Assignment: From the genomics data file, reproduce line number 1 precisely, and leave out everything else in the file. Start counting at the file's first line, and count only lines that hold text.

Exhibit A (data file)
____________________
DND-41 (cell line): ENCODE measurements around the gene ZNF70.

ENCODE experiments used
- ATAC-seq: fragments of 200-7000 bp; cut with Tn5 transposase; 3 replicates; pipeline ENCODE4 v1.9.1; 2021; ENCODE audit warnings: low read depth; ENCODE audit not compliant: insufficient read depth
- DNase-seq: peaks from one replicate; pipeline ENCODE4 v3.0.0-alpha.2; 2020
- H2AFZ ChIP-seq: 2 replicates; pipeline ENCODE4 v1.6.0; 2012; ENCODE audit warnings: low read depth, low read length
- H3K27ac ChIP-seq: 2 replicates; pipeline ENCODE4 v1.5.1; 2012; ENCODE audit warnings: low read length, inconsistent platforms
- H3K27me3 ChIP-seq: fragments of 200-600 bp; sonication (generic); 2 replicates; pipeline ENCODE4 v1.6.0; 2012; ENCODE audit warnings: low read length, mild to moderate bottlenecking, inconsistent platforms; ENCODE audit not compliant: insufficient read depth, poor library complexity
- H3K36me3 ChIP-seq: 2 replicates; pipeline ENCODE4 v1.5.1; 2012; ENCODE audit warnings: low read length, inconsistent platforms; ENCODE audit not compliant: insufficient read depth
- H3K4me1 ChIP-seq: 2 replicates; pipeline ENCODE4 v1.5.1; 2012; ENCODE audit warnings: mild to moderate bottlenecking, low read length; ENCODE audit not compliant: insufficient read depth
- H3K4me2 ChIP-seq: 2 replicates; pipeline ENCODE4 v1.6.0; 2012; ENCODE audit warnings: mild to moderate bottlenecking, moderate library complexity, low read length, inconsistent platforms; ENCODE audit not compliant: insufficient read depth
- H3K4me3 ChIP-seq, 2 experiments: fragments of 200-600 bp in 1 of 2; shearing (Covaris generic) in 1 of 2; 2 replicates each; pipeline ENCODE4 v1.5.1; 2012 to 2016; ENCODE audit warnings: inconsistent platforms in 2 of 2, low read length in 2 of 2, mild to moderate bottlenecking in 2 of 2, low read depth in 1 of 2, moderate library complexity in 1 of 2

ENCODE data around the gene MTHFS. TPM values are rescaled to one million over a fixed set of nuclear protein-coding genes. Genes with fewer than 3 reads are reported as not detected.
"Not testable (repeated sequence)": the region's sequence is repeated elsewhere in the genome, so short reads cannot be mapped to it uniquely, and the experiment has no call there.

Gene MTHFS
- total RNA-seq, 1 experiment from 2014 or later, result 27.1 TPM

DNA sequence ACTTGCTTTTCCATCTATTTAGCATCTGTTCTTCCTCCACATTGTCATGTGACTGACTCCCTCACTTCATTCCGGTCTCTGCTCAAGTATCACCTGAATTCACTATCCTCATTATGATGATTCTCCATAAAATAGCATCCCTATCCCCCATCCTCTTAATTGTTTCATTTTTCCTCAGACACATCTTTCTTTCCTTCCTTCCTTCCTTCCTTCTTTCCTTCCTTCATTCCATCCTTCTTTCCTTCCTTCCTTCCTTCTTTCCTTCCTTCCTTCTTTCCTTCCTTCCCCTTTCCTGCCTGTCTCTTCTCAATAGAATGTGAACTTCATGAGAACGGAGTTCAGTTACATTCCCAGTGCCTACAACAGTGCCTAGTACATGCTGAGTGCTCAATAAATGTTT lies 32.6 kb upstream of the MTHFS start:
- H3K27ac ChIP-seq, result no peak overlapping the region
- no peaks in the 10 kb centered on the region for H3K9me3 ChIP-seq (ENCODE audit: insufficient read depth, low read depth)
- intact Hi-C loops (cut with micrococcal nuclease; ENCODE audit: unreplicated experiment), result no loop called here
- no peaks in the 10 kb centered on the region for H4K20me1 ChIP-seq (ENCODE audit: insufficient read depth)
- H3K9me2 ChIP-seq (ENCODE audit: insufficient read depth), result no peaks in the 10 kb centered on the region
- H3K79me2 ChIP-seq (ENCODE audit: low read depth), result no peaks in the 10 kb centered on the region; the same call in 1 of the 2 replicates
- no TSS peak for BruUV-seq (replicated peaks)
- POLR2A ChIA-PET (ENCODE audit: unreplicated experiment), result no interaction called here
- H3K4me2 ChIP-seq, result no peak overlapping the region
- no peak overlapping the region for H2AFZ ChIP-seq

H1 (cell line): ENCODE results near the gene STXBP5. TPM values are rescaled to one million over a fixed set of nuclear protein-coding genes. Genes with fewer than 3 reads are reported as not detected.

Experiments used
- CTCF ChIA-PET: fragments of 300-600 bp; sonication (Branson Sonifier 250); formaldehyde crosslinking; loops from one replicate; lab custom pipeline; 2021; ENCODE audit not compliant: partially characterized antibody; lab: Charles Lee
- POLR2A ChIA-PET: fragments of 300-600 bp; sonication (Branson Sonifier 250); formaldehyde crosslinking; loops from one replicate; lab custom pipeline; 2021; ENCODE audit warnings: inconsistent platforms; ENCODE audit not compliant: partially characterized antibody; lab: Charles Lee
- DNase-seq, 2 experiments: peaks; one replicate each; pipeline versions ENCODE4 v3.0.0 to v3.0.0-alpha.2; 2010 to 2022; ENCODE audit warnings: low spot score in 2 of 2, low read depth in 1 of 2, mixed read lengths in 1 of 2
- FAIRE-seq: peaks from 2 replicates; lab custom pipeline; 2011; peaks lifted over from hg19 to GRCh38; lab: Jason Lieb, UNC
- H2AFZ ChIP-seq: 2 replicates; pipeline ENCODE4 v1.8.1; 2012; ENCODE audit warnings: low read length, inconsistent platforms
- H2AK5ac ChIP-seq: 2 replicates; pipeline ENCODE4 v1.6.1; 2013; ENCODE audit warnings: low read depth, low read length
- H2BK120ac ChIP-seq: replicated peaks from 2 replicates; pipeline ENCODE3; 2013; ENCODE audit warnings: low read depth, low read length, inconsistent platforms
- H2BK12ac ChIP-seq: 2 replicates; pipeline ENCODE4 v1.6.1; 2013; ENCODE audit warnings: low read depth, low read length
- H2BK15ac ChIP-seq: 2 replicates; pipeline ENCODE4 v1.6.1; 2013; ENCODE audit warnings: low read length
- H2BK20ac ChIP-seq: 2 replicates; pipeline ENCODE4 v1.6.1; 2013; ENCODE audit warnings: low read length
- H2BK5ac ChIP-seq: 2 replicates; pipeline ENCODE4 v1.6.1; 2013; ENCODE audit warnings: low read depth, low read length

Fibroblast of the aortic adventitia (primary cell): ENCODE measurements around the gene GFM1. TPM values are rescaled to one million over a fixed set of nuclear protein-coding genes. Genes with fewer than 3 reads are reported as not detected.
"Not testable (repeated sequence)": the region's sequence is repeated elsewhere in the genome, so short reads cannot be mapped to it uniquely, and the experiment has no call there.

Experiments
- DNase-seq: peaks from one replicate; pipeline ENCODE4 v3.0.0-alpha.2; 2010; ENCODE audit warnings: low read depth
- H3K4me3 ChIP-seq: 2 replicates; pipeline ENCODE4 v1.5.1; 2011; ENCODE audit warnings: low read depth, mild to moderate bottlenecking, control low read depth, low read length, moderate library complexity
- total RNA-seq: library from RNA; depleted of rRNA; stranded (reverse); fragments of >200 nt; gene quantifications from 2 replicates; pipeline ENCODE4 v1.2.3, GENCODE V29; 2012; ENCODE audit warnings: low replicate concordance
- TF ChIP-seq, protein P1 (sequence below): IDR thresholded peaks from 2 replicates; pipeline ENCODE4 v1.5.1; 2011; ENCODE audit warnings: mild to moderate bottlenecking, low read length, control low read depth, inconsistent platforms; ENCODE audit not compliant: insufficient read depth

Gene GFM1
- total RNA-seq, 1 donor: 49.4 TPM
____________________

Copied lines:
DND-41 (cell line): ENCODE measurements around the gene ZNF70.